SF Giants news: Team is MLB’s 5th most valuable, per Forbes

SF Giants Oracle Park. (Photo by Justin Sullivan/Getty Images)
SF Giants Oracle Park. (Photo by Justin Sullivan/Getty Images) /

SF Giants valued at $3.1 billion

The SF Giants are one of the most storied franchises in MLB history, and they’re also one of the most valuable. Thursday, Forbes released its latest MLB valuations, estimating the Giants’ worth to be fifth in baseball.

The Yankees were the second most valuable team in all of sports at $5 billion, while the Dodgers, Red Sox, Cubs, and Giants are clustered closer to $3 billion, with San Francisco checking in at $3.1 billion. That’s a one-year increase of 3 percent.

The Cowboys were valued at $5.5 billion last fall.

Forbes explains it calculates the values using revenue streams (such as media, gate receipts, sponsorships, and a few other things), equity, and debt. Ownership stakes in regional sports networks, as well as their associated profits and losses, were not included. Forbes notes it uses public documents, media rights, and information from sports bankers in its figures.

It’s a little more complicated than that, naturally, but that’s the gist.

The Giants made an estimated $452 million in revenue, down a little bit from the prior year, but still good for an operating income of $96 million. That’s the second-highest in baseball, behind the Astros ($99 million). Operating income is essentially how we’d think of profit before the accountants get involved and make things difficult: cash in minus cash out.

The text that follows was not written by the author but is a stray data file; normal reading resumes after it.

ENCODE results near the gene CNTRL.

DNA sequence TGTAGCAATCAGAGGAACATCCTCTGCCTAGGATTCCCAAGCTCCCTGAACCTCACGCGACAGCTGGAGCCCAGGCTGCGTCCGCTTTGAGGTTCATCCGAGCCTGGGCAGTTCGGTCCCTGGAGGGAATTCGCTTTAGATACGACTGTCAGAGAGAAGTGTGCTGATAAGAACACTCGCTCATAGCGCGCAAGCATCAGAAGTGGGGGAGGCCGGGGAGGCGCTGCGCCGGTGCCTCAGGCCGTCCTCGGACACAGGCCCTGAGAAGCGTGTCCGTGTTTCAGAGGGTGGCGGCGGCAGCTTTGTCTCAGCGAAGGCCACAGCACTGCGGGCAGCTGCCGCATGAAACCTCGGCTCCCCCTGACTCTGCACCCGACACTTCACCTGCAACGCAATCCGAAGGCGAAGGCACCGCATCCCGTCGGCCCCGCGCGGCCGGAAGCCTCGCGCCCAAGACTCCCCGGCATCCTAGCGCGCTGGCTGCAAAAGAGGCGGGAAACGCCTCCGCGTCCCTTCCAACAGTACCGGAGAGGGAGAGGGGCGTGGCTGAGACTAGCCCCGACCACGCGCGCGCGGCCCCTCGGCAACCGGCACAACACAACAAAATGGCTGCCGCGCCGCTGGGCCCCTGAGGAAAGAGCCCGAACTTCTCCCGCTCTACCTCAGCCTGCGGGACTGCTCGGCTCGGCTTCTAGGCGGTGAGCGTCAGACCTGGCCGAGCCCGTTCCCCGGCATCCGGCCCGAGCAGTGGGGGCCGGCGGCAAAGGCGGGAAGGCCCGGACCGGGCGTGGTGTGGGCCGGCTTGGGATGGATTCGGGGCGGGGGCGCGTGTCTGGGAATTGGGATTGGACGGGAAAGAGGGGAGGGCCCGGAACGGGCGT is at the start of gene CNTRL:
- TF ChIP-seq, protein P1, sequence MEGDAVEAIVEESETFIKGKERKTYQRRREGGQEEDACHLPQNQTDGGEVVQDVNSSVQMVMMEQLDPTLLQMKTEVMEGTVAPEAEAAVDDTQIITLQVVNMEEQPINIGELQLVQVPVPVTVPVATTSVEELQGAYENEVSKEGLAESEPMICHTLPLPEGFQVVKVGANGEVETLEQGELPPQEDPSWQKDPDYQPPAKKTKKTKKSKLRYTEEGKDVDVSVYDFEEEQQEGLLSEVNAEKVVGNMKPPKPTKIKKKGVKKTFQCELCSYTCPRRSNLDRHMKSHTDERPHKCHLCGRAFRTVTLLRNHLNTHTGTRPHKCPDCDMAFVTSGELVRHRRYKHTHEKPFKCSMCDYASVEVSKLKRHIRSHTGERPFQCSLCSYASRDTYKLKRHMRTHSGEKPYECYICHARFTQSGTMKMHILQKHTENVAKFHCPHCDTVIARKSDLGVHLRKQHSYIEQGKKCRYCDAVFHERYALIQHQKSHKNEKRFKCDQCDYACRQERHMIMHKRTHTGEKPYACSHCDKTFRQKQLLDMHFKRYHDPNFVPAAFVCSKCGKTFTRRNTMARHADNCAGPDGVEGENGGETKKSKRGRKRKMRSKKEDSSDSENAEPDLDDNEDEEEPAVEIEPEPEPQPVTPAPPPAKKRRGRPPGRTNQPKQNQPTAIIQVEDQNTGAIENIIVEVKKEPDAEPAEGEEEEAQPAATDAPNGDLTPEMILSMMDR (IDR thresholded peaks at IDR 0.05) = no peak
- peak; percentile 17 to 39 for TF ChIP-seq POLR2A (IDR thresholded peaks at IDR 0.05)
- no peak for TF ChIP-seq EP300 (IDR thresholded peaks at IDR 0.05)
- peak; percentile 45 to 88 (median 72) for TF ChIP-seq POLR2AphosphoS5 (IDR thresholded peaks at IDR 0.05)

The Giants earned $154 million from gate receipts in 2019.

How this will look next year is anyone’s guess. Valuations and revenue will almost certainly be down, but by how much?

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Forbes notes that MLB’s plan to get in at least 100 games would still preserve the bulk of revenue for 2021. That schedule would allow it to keep its national media revenue, which is the second most important source of money for the league ($3.1 billion), behind gate receipts ($3.2 billion).

Playing a shortened schedule, possibly without fans, could be devastating to those gate receipts as well as other stadium revenue (worth $925 million, per Forbes), though.

However, the plan between MLB and the players union does mean teams will be paying out less in salaries if fewer games are played. Per ESPN, salaries will be prorated based on the number of games played.

The Giants had an estimated $192 million in player expenses last year, which includes benefits and bonuses. Their projected Opening Day roster for 2020 was already going to be $16 million less than a year ago and $46 million less than two years ago, so that will provide a little extra savings. (A few trades could help there, too).

A quick glance around the Bay Area for you: The 49ers were worth $3.5 billion last fall, fifth in the NFL. The Warriors lead the region with a $4.3 billion value, third highest in the NBA.